"It's awful here. BUT I'M ALIVE," our older daughter Joanna finally wrote in response to one of my frantic e-mails. She had moved to New York City just six days before the attack. Phone calls, even cell phones, were useless as all the other worried mothers around the world tried to get through.
The entire morning I anxiously imagined her protected in large God-like hands. All the while, she slumbered in the arms of Morpheus, asleep 150 blocks away from the World Trade Center.
Maybe I had neglected that piece of her training: In case of national disaster, call your mother. But what precedent did I have? Who could have imagined this?
And a week later, as I listened to President Bush tell us about this new kind of war, to be fought on different kinds of battlefields, my imagination ran to the places where we might have to fight. I know he meant military actions, but what battles will we here at home fight? Where will I, a middle-aged, married, teacher and mother in Carson City, Nevada, be asked to fight?
I will fight to keep my awareness of world events and this war in its proper place, in balance with my real, everyday life. While I want to learn as much as I can about the situation and the sacrifices being made, I don't want to become so paralyzed by fear and worry that my real life can't go on.
I'll need to turn away from the TV now and then so that the images will not continue to flood my psyche, desensitizing - or re-sensitizing - me to the horror. People on every continent have endured horrific acts of terrorism. We can survive. Our lives, although forever changed, will go on. Must go on.
As citizens, I'm sure you'll agree that we will struggle to focus on what is really important. We have been jolted from our complacency and have learned that there are some things worth fighting for. Right now, that thing is to make our world safe again. What happened to us was a shameful act. I hope that our response will not make us ashamed but will prove us worthy of our place in the world.
My larger battle, however, will be to simply feel normal again. I'll go through the motions of whatever "normal" is, hoping that soon my feelings will catch up to my actions. I'll attend meetings, make appointments, plan birthday celebrations, and go shopping for the perfect shade of lipstick. I'll admire the fall colors. We'll take that raft trip through the Grand Canyon next summer.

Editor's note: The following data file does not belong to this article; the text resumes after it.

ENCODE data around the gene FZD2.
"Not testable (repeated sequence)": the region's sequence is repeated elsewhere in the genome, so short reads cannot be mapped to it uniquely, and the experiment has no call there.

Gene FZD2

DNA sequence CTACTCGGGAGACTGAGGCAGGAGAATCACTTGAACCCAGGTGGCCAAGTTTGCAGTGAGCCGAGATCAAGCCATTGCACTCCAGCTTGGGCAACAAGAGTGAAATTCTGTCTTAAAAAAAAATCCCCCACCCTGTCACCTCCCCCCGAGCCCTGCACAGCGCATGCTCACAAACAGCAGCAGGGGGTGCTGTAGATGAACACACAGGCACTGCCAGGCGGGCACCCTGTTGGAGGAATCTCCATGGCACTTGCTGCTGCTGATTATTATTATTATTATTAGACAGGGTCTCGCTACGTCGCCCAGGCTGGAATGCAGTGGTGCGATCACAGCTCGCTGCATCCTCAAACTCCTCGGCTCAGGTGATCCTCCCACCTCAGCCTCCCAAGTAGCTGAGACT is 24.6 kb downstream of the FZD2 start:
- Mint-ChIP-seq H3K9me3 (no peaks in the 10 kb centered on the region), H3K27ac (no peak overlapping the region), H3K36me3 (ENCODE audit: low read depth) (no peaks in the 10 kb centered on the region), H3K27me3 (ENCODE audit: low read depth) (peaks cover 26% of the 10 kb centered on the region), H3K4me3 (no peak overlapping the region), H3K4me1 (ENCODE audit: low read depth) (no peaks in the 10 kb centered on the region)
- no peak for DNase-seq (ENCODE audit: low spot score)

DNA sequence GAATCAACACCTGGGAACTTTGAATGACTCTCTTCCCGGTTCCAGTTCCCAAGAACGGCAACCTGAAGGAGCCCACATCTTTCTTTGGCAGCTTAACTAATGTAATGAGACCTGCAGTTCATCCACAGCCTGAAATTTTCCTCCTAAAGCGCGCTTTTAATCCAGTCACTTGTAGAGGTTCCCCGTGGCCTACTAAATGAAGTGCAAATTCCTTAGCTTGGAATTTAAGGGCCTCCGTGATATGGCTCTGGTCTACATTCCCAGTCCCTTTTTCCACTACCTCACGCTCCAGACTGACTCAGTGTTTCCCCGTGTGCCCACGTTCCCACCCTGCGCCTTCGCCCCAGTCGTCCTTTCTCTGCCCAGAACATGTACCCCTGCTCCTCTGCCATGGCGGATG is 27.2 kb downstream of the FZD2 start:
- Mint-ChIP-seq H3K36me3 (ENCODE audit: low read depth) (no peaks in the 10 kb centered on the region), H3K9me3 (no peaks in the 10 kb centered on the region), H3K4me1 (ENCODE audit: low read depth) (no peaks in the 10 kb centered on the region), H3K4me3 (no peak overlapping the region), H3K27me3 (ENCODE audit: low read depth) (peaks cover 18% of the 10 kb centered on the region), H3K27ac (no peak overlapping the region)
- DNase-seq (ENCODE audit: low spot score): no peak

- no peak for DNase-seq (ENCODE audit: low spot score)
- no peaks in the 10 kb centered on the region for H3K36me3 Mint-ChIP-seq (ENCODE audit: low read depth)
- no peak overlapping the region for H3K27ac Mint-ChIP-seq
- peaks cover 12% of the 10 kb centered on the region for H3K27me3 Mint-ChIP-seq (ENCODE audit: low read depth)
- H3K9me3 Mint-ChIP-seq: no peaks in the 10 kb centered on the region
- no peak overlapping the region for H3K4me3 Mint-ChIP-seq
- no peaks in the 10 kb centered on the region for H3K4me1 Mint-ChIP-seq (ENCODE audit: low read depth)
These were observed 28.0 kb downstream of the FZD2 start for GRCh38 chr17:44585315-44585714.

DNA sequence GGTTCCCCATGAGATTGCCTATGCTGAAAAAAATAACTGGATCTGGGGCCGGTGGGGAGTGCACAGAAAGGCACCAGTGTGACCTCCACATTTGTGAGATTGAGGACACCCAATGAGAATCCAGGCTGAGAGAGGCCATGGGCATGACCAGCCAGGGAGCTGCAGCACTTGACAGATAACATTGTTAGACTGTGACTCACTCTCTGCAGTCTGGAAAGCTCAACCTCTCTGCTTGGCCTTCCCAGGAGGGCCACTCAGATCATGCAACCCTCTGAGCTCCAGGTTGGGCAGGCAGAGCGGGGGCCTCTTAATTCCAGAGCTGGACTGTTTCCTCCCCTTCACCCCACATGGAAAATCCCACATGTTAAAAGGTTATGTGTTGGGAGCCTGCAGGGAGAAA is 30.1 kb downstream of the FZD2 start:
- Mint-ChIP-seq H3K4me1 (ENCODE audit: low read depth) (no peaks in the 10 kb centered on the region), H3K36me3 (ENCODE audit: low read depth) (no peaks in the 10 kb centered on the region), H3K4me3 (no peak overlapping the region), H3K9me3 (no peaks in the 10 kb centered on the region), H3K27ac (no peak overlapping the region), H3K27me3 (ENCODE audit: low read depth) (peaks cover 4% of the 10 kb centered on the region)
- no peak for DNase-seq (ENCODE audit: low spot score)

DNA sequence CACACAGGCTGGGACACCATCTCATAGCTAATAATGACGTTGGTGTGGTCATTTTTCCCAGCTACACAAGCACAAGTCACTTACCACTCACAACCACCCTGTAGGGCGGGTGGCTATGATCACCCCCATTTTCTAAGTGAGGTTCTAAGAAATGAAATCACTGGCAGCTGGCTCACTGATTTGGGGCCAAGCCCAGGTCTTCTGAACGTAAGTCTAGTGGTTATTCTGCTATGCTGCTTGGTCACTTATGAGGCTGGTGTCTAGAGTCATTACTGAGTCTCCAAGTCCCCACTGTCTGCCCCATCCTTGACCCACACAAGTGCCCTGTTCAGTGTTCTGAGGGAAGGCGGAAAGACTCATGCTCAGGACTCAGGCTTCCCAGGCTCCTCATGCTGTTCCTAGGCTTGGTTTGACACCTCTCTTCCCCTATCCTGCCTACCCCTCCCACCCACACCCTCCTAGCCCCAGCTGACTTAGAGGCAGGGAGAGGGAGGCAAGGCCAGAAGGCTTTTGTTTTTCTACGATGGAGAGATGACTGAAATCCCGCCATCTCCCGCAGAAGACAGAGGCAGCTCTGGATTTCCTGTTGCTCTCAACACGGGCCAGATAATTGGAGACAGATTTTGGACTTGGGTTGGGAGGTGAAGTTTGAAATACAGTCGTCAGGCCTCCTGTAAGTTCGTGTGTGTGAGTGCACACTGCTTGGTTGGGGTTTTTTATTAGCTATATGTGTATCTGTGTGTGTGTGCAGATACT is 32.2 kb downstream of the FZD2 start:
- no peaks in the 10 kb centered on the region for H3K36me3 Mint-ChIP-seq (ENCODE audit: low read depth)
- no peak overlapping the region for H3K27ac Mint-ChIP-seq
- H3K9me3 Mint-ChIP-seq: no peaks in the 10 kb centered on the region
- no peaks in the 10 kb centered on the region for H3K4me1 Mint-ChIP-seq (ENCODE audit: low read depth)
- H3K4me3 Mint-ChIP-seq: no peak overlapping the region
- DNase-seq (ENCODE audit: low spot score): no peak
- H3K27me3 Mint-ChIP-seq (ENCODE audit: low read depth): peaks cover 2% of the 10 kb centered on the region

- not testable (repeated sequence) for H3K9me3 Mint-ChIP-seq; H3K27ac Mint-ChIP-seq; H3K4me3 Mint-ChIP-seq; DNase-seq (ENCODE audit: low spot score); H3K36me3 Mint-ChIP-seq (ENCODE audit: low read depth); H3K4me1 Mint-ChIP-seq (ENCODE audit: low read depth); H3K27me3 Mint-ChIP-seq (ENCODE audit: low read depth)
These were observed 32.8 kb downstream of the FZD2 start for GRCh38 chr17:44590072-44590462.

However, the first big test of my trying to be normal will be to travel to the reading conference in Las Vegas this weekend.
"Not on a plane!" My good friend in California seemed incredulous.
"Yes, a plane."
"Can't you drive?"
"Drive eight hours each way for a two day conference? I don't think so. I'm not giving in to fear. I'm flying." We'll see how I brave this citizen-soldier feels tomorrow night as she boards the plane.
As a teacher, I will strive to keep focused on my goals and objectives as well as to use this teachable moment to explore geography, history, and tolerance. I will also work to counteract the violence and fear my students may have seen on television or the hatred they may have heard expressed. n addition, I must be vigilant and protect my young students from ignorant, misdirected anger and hatred. I'll do what I can to prevent that bit of collateral damage.
The battle with my emotions will be a small, very private struggle. I merely want to be able to say the Pledge of Allegiance and sing "The Star-Spangled Banner" without the tears and without the catch in my throat.
That California friend says she hasn't dared wear mascara since that awful day. "What's the use?" I imagine her with those black streaks running down her sweet, sad face. The vision makes me smile. I'll need to laugh again too, out loud, with my friends.
We will all need to prepare ourselves for our own private battles in this war. We'll all need to find ways to keep ourselves focused, grounded and sane. But how do we do that?
We can begin by doing what soldiers throughout history have done before going into battle: Count your blessings; remember you're not alone; gather your loved ones close; tell them you love them.
And remember to call your mother.
Lorie Smith Schaefer and her husband have lived in Carson City for over 20 years. Both daughters are alive and well and calling their mother a little more often these days. Lorie is a reading specialist at Seeliger School.